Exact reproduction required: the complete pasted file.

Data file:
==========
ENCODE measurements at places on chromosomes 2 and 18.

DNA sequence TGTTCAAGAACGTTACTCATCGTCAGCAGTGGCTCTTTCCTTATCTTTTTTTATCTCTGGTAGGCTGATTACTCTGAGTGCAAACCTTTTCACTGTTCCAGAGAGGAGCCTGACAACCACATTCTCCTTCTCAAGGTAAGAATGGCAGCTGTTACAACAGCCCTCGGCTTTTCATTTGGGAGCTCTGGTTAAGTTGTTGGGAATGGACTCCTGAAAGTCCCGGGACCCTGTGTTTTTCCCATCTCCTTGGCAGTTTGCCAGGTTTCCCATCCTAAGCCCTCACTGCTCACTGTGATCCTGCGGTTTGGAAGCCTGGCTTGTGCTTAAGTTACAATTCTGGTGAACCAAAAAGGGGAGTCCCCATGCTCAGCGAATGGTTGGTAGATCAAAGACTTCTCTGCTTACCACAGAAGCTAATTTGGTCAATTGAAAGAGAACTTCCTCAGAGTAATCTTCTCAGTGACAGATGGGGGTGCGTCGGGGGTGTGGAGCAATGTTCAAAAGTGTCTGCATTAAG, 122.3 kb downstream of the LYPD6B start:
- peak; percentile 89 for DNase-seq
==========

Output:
ENCODE measurements at places on chromosomes 2 and 18.

DNA sequence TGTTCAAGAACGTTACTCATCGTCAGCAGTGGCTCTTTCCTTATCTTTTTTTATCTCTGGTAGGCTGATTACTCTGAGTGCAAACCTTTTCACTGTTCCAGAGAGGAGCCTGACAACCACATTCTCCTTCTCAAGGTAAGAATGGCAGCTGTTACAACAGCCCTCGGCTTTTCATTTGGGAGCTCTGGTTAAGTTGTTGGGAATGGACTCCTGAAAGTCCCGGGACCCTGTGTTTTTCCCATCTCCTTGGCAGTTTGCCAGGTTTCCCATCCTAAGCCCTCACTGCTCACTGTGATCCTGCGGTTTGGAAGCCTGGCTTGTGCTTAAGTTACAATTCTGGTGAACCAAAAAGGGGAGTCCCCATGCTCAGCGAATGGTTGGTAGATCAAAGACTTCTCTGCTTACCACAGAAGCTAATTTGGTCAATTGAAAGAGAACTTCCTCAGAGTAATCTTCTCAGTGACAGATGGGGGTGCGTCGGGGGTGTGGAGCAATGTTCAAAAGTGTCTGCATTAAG, 122.3 kb downstream of the LYPD6B start:
- peak; percentile 89 for DNase-seq